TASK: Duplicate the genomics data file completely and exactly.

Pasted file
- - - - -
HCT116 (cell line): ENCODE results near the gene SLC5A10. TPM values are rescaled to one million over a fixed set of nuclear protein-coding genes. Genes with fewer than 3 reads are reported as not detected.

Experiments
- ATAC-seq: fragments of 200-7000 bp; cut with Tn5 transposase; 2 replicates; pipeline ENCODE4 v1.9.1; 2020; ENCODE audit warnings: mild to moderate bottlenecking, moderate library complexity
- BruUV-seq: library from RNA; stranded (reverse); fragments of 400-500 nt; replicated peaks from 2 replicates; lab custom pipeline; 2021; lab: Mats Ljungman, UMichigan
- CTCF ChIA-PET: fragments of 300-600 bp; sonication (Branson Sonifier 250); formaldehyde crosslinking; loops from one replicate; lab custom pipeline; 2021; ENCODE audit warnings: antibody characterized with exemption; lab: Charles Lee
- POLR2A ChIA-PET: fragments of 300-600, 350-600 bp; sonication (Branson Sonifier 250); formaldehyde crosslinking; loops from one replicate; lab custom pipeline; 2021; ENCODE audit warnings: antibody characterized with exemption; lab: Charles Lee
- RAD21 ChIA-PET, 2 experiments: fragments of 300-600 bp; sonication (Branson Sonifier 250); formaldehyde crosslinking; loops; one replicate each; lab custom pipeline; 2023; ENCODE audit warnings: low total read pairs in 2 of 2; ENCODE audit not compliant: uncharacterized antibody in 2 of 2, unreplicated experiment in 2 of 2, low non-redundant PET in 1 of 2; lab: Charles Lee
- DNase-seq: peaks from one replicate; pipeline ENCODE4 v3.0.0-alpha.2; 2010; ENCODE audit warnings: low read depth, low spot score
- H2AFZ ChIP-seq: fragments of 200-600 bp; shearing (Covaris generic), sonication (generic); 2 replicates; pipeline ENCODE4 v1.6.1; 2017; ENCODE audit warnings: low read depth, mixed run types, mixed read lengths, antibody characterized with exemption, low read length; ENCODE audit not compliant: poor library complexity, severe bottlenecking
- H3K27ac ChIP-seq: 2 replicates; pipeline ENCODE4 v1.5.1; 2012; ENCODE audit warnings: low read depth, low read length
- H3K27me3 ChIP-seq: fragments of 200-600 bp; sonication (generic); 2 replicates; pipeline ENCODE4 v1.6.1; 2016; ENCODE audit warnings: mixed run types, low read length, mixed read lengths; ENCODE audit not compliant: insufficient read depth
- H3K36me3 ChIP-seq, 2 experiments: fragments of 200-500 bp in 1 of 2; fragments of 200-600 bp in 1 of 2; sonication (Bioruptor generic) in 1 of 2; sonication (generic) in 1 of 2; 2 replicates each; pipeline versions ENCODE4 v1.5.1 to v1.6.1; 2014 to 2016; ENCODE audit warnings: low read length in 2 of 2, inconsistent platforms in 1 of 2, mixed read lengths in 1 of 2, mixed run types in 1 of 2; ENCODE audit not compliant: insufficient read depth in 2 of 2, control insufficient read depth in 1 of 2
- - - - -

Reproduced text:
HCT116 (cell line): ENCODE results near the gene SLC5A10. TPM values are rescaled to one million over a fixed set of nuclear protein-coding genes. Genes with fewer than 3 reads are reported as not detected.

Experiments
- ATAC-seq: fragments of 200-7000 bp; cut with Tn5 transposase; 2 replicates; pipeline ENCODE4 v1.9.1; 2020; ENCODE audit warnings: mild to moderate bottlenecking, moderate library complexity
- BruUV-seq: library from RNA; stranded (reverse); fragments of 400-500 nt; replicated peaks from 2 replicates; lab custom pipeline; 2021; lab: Mats Ljungman, UMichigan
- CTCF ChIA-PET: fragments of 300-600 bp; sonication (Branson Sonifier 250); formaldehyde crosslinking; loops from one replicate; lab custom pipeline; 2021; ENCODE audit warnings: antibody characterized with exemption; lab: Charles Lee
- POLR2A ChIA-PET: fragments of 300-600, 350-600 bp; sonication (Branson Sonifier 250); formaldehyde crosslinking; loops from one replicate; lab custom pipeline; 2021; ENCODE audit warnings: antibody characterized with exemption; lab: Charles Lee
- RAD21 ChIA-PET, 2 experiments: fragments of 300-600 bp; sonication (Branson Sonifier 250); formaldehyde crosslinking; loops; one replicate each; lab custom pipeline; 2023; ENCODE audit warnings: low total read pairs in 2 of 2; ENCODE audit not compliant: uncharacterized antibody in 2 of 2, unreplicated experiment in 2 of 2, low non-redundant PET in 1 of 2; lab: Charles Lee
- DNase-seq: peaks from one replicate; pipeline ENCODE4 v3.0.0-alpha.2; 2010; ENCODE audit warnings: low read depth, low spot score
- H2AFZ ChIP-seq: fragments of 200-600 bp; shearing (Covaris generic), sonication (generic); 2 replicates; pipeline ENCODE4 v1.6.1; 2017; ENCODE audit warnings: low read depth, mixed run types, mixed read lengths, antibody characterized with exemption, low read length; ENCODE audit not compliant: poor library complexity, severe bottlenecking
- H3K27ac ChIP-seq: 2 replicates; pipeline ENCODE4 v1.5.1; 2012; ENCODE audit warnings: low read depth, low read length
- H3K27me3 ChIP-seq: fragments of 200-600 bp; sonication (generic); 2 replicates; pipeline ENCODE4 v1.6.1; 2016; ENCODE audit warnings: mixed run types, low read length, mixed read lengths; ENCODE audit not compliant: insufficient read depth
- H3K36me3 ChIP-seq, 2 experiments: fragments of 200-500 bp in 1 of 2; fragments of 200-600 bp in 1 of 2; sonication (Bioruptor generic) in 1 of 2; sonication (generic) in 1 of 2; 2 replicates each; pipeline versions ENCODE4 v1.5.1 to v1.6.1; 2014 to 2016; ENCODE audit warnings: low read length in 2 of 2, inconsistent platforms in 1 of 2, mixed read lengths in 1 of 2, mixed run types in 1 of 2; ENCODE audit not compliant: insufficient read depth in 2 of 2, control insufficient read depth in 1 of 2